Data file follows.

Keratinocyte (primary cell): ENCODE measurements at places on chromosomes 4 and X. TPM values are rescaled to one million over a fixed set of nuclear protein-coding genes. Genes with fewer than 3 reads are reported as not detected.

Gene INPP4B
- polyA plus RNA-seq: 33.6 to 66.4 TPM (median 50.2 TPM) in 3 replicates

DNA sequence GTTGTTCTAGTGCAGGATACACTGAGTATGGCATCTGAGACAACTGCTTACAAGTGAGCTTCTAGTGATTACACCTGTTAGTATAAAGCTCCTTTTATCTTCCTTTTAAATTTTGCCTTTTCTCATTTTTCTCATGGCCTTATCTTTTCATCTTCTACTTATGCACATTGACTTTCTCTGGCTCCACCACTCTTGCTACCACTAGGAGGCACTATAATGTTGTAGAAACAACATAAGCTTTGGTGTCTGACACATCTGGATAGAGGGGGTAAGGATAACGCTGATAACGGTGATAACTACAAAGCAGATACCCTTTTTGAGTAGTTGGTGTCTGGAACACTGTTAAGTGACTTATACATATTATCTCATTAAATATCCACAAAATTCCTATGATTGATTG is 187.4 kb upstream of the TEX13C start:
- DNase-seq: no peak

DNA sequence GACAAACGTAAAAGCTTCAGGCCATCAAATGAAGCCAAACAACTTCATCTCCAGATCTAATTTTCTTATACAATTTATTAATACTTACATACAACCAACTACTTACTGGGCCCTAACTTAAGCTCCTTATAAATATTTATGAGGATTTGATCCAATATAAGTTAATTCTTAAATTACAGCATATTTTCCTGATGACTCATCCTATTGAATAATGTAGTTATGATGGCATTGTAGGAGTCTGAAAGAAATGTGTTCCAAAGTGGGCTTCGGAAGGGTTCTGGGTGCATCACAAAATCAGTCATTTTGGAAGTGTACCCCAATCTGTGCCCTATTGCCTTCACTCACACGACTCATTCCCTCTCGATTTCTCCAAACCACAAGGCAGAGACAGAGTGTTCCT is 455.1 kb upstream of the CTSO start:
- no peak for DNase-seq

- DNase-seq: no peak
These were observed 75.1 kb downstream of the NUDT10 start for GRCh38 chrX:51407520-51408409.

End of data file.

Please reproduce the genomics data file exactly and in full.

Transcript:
Keratinocyte (primary cell): ENCODE measurements at places on chromosomes 4 and X. TPM values are rescaled to one million over a fixed set of nuclear protein-coding genes. Genes with fewer than 3 reads are reported as not detected.

Gene INPP4B
- polyA plus RNA-seq: 33.6 to 66.4 TPM (median 50.2 TPM) in 3 replicates

DNA sequence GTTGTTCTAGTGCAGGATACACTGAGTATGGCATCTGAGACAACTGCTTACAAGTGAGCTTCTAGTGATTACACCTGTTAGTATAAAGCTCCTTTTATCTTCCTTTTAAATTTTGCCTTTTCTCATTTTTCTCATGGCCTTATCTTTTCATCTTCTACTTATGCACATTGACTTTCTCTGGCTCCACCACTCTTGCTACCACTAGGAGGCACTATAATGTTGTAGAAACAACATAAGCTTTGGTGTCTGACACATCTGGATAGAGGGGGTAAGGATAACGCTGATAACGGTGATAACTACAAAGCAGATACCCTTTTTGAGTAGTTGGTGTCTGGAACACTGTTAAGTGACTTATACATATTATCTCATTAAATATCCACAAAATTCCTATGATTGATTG is 187.4 kb upstream of the TEX13C start:
- DNase-seq: no peak

DNA sequence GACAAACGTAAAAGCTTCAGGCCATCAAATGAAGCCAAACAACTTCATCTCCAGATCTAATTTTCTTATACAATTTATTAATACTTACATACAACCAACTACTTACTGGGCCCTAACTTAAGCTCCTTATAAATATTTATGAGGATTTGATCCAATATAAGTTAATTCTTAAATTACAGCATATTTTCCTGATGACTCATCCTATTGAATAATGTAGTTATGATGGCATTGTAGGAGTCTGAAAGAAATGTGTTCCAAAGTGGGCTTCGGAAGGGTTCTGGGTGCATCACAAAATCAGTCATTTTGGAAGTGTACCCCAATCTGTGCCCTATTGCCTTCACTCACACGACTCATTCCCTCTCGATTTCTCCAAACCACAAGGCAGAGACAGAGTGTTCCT is 455.1 kb upstream of the CTSO start:
- no peak for DNase-seq

- DNase-seq: no peak
These were observed 75.1 kb downstream of the NUDT10 start for GRCh38 chrX:51407520-51408409.